Page 2734 - Week 09 - Thursday, 8 August 2013
MADAM SPEAKER: The Minister for Health, Ms Gallagher, can do that so long as she does not announce new policy.
MS GALLAGHER: Thank you, Madam Speaker, for your direction. In December 2012 COAG endorsed the road map for national mental health reform and tasked the National Mental Health Working Group with developing the first implementation plan for the road map. The implementation plan will become the fifth national mental health plan and will be endorsed by COAG as a whole-of-government document.
The ACT government has laid out a clear plan for our investment in mental health, both through the election commitments we made and through the parliamentary agreement with the Greens for the Eighth Legislative Assembly. These investments over the life of the Assembly include a further investment in a community-based after-hours crisis assessment team, and investments in community mental health, both clinical and the community sector. The budget that will be passed next week implements that commitment. There will be more adolescent, adult and older persons mental health inpatient beds, the building of a secure mental health facility, further work around suicide prevention, intensive rehabilitation and the very important area of young people’s mental health services.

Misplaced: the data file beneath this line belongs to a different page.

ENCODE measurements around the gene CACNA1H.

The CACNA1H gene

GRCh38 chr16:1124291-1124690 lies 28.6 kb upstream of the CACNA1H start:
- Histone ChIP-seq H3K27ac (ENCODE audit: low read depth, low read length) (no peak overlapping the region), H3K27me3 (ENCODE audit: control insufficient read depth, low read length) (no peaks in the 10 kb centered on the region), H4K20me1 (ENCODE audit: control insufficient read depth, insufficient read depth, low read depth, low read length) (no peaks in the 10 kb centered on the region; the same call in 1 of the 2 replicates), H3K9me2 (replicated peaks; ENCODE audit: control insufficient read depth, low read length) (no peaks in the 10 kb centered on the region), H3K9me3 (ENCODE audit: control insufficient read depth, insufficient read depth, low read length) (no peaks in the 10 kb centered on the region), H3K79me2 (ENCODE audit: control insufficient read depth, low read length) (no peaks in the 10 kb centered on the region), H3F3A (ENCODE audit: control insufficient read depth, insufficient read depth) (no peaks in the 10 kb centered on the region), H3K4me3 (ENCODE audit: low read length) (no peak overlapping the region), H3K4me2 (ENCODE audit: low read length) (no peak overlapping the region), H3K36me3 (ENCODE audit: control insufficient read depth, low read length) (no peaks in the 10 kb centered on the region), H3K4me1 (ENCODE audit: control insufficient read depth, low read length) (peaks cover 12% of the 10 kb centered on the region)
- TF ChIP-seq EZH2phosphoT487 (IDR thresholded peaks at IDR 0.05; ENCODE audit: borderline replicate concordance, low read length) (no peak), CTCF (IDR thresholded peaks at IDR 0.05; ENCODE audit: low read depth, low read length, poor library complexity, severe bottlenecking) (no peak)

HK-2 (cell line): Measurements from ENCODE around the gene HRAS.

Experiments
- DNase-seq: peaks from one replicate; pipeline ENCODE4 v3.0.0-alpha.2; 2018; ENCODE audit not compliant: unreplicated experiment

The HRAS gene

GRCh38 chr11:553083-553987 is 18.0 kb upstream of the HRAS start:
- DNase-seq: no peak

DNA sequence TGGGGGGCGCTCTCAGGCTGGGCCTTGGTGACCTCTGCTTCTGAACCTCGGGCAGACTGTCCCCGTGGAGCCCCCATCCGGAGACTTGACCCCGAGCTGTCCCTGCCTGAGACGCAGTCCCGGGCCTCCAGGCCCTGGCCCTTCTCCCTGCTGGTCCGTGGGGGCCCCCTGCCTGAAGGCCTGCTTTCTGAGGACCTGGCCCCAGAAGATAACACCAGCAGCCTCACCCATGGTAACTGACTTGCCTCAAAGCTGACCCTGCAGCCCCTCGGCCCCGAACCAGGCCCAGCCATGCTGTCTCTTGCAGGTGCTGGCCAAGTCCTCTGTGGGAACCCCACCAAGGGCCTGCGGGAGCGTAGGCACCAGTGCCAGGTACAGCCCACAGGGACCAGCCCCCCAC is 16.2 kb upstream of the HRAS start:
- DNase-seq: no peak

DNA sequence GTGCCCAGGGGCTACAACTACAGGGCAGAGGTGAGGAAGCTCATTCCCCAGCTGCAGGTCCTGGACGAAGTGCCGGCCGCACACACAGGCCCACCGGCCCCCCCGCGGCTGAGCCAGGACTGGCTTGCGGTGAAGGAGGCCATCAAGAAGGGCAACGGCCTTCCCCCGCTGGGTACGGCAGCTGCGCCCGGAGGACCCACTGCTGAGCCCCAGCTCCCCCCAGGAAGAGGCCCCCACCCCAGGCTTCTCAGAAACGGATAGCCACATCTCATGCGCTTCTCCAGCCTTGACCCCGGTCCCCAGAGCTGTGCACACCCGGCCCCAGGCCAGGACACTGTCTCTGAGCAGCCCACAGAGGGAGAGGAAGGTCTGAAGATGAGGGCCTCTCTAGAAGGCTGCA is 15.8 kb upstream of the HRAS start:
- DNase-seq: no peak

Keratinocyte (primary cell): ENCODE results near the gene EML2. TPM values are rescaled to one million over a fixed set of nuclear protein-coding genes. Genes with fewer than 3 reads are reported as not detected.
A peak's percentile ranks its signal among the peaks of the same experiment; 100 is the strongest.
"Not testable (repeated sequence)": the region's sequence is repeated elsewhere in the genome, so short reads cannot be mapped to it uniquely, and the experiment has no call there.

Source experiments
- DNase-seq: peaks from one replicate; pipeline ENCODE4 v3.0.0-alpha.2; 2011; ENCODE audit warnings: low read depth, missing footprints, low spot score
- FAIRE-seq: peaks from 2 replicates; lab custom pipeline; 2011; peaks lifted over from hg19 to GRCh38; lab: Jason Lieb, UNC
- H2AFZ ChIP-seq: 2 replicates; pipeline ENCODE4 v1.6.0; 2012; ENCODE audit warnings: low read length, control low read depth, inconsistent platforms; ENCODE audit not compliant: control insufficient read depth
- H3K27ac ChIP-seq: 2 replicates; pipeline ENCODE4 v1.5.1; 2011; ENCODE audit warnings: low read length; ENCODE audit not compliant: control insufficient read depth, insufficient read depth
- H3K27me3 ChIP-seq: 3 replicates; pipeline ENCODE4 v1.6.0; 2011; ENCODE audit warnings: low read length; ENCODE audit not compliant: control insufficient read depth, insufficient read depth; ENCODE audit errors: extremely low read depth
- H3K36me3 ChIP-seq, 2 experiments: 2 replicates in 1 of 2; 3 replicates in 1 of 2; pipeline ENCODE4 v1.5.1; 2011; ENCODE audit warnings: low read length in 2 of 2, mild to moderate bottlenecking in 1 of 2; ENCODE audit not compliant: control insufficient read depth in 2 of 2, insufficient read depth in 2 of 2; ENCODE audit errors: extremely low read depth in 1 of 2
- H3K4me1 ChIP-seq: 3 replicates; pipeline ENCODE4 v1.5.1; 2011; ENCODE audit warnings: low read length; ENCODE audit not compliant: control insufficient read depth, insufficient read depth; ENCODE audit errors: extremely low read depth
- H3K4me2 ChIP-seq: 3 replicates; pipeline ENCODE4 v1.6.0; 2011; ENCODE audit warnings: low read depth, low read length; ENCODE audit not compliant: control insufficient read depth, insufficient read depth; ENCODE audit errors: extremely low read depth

MADAM SPEAKER: A supplementary question, Mr Gentleman.
MR GENTLEMAN: Minister, how has the government fostered engagement and collaboration with the mental health sector?
MS GALLAGHER: I thank Mr Gentleman for the question. A very important part of delivering reform in the mental health sector is to engage very closely with carers and consumers around their involvement in the delivery and design of new mental health services and even the reform of existing ones. So we have a very detailed consumer participation and carer participation framework that operates within mental health. Consumers and carers participate in 100 per cent of ACT Health’s mental health committees. We also have the ministerial advisory committee on mental health that I chair that brings together community organisations, carers and consumers to sit round the table with me and talk around what the priorities are in the formulation of policies and also in terms of key financial investments they would like to see. All of this makes a difference.
I think we have a very collaborative, engaged and cohesive mental health system that in many other jurisdictions is highly fragmented. I do not think we have here the problems we see in other places, and that is down to the goodwill that exists between the clinicians that work across the public and community-based systems and the work that goes in to support people who have a mental illness living in our community.
Children and young people—youth support and transition team
DR BOURKE: My question is to the minister for children and young people. Minister, the youth support and transition team commenced operation in January 2012 following a period of consultation to develop the service model. Can you update the